Commodities were mixed with WTI crude futures higher after it caught a bid heading into the settlement which was further exacerbated by the positive risk sentiment on hopes regarding a delay of tariffs on Mexico. Furthermore, there were also recent reports that Saudi and Russia are seeking to bridge divisions over their response to the recent energy sell-off, while the US also increased the pressure for Venezuela’s PDVSA and clarified that exports of diluents could be subject to sanctions. Elsewhere, gold was flat with price action tentative ahead of the key US jobs data and copper was underpinned by the risk appetite but with gains limited by the absence of China.
US Treasury Department tightened pressure on Venezuela’s PDVSA and clarified that exports of diluents by international shippers could be subject to US sanctions. (Newswires)
Russia Energy Minister Novak said Russia's oil output level is currently influenced by the contaminated oil and refinery maintenance, while he suggested output will decrease in June and then will recover. (Newswires)
US has stopped accepting additional Turkish pilots to train in US on F-35 jets, according to officials. (Newswires)
Reports suggest that intelligence officials informed US senators recently of advances in Saudi-owned missile technology, and that evidence has emerged of work at a Chinese-built development center. (Times)
The TPLEX was takings its cue from EGBs in early trade, and the curve flattened after the ECB extended its forward guidance, pledging to keep rates in negative territory through the summer of 2020. The ECB's TLTRO announcement, however, once the details were digested, saw the short-end of the yield curve rise, since the rate was not as low as analysts were expecting. Fed rate cut pricing was little changed on Thursday, ahead of Friday's payrolls data, after which the Fed enters blackout. Fed's Williams (voter) touched on market pricing in remarks on Thursday, and he suggested that while it is informative, it does not force the Fed's hand; Williams suggested that it was reflective of uncertainty around trade, and potential recessions on the horizon. Treasuries did sell off going into settlement on the news that the US was mulling the delay of tariffs on Mexico, but the move was respectful of recent ranges. At settlement, major curve spreads had flattened, the 2s/10s contracted c. 4bps, with the 2s/30s most pronounced, where it flattened by c. 5.5bps. US T-note futures (M9) settled 1 tick lower at 126-19+.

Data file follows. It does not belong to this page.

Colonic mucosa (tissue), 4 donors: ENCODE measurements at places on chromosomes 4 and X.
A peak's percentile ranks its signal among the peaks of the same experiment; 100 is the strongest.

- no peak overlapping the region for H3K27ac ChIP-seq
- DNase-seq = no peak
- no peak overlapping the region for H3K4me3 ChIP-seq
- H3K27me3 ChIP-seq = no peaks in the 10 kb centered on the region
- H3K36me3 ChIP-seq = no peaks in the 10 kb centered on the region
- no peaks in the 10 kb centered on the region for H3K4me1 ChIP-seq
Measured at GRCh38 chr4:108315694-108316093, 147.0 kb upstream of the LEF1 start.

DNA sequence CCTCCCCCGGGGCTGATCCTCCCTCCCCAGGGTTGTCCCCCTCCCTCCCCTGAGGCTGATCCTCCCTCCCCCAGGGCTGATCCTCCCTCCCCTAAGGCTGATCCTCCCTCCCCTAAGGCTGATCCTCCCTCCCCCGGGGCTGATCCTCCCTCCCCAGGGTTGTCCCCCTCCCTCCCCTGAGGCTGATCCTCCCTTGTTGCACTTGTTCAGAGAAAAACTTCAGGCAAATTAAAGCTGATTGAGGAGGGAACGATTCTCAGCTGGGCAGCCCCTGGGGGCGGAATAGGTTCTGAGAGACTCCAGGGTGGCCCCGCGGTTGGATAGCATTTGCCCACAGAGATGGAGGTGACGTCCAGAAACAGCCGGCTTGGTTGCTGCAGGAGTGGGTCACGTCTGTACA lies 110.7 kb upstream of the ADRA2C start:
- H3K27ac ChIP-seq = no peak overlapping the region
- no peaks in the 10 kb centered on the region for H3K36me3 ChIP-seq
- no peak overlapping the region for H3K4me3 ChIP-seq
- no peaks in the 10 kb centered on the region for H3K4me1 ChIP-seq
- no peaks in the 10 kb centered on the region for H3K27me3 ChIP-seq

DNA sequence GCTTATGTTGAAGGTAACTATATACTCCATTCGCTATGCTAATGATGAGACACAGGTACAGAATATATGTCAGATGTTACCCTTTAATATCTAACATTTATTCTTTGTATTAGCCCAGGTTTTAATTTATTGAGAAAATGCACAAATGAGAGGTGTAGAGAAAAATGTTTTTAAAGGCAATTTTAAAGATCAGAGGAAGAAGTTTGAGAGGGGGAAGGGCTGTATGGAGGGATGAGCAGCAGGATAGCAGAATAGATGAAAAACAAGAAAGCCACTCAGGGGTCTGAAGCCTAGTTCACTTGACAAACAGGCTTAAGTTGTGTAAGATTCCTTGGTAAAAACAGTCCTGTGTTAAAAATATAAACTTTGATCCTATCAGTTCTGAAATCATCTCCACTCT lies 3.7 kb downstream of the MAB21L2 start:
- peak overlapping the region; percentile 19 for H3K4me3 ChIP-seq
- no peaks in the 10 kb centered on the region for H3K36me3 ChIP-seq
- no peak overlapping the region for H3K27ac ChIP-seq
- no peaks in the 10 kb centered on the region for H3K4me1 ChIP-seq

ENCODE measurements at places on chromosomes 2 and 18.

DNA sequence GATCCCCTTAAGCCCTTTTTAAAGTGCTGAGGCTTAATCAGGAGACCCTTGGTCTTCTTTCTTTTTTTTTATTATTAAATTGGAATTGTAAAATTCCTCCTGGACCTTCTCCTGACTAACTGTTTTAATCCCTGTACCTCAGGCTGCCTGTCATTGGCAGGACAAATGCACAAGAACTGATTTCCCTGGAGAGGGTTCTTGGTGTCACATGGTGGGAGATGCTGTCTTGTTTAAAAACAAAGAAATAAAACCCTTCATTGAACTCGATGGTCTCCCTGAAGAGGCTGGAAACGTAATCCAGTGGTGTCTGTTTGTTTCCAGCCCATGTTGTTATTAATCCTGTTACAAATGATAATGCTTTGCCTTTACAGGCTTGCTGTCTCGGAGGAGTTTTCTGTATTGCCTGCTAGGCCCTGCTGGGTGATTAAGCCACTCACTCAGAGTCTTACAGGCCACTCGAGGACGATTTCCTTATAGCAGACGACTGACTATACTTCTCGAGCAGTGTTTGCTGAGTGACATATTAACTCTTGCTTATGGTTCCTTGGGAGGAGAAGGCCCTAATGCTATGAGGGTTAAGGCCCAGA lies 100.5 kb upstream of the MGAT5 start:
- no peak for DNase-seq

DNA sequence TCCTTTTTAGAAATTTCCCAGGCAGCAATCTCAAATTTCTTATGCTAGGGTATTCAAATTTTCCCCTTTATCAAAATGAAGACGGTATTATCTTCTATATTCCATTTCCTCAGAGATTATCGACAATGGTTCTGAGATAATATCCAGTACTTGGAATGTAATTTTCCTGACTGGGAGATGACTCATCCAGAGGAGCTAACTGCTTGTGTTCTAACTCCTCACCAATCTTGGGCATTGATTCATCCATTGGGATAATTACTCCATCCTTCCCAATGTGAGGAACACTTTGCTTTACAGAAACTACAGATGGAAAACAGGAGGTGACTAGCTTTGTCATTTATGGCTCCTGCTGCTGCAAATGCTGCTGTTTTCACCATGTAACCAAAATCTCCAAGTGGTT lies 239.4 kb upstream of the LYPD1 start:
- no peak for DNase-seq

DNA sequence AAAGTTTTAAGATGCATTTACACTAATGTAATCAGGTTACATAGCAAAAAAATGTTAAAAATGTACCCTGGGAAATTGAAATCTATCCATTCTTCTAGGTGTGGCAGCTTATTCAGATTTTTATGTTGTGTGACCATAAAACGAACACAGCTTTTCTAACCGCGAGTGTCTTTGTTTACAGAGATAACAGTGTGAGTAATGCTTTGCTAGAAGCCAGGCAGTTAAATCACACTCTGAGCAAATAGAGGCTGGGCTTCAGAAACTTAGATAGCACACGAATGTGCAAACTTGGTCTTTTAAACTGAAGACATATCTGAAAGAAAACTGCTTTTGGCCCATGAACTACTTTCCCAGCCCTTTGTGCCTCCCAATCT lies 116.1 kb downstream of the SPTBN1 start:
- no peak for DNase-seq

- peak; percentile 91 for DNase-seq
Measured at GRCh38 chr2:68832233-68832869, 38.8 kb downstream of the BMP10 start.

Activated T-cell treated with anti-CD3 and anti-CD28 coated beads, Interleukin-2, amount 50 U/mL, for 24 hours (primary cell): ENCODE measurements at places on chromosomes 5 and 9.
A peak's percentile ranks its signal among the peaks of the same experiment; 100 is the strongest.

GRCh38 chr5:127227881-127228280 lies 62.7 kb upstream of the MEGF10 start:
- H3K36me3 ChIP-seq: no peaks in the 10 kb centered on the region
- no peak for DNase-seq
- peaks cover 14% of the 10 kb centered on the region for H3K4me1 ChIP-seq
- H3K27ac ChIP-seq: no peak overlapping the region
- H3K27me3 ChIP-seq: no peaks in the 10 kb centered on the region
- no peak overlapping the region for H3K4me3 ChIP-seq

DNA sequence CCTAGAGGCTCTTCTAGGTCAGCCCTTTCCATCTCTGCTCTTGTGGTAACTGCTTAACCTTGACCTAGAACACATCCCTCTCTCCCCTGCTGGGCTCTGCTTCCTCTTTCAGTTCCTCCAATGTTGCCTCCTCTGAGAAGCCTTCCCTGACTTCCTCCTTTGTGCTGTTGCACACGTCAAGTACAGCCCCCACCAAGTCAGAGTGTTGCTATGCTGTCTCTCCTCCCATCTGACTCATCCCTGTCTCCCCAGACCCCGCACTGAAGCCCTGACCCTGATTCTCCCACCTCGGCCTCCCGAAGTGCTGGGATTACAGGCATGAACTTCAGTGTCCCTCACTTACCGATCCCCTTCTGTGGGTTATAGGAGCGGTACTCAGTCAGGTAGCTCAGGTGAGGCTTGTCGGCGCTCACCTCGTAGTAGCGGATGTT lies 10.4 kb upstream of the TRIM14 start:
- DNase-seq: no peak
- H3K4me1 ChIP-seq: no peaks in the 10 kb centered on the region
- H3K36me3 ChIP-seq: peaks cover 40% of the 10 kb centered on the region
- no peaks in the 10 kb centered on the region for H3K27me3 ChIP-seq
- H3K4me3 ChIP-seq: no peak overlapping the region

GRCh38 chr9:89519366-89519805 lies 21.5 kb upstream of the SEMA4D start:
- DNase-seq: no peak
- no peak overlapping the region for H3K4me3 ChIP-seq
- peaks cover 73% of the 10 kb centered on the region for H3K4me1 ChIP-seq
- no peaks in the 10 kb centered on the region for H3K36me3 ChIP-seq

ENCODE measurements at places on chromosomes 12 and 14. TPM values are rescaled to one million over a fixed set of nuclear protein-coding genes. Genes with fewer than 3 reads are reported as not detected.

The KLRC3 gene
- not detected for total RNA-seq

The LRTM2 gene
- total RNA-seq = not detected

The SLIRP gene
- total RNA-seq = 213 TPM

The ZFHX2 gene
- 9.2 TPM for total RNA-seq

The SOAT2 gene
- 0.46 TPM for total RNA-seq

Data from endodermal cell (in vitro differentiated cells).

There were initial reports that US is reportedly mulling delaying Mexico tariffs as time for a deal is running short but that tariffs coming into effect on Monday is still possible. However, White House Press Secretary Sanders later said the US is still moving ahead with Mexico tariffs at this point and there were earlier comments from US Presidential aide Schlapp that Mexico are not offering enough to avert tariffs. (Newswires/The Hill)
US President Trump plans to declare a national emergency to impose tariffs on Mexico. In related news, President Trump suggested that Mexico needs the US and that the US does not need them, while he commented that he will definitely get a deal with China. President Trump also reiterated that the Fed should have had lower interest rates and that the market would be 10k points higher without rate hikes. (The Hill/Newswires)
US Vice President Pence said he was encouraged Mexican officials went into talks offering to do more, while he added that Mexico needs to take decisive action on immigration to avert tariffs and that talks with Mexico will continue in the upcoming days. (Newswires)
Mexico Foreign Minister Ebrard said the National Guard will be deployed to the border with Guatemala to contain migrant flows, while he added that talks with the US will continue today. Furthermore, Ebrard thinks the US and Mexico made some advances on Thursday and other reports noted that Mexico and US were considering outlines of a deal that could boost Mexican immigration enforcement effort and give the US more latitude to deport asylum seekers. (Newswires/Washington Post)
Fed's Williams (Voter, Hawkish) said market views on Fed rate pricing are informative but do not force the Fed's hand and that an inverted yield curve does not require a rate cut. Williams also commented he is not worried by market pricing of rates and said trade worries among investors are likely to be a factor in the cuts priced in. (Newswires)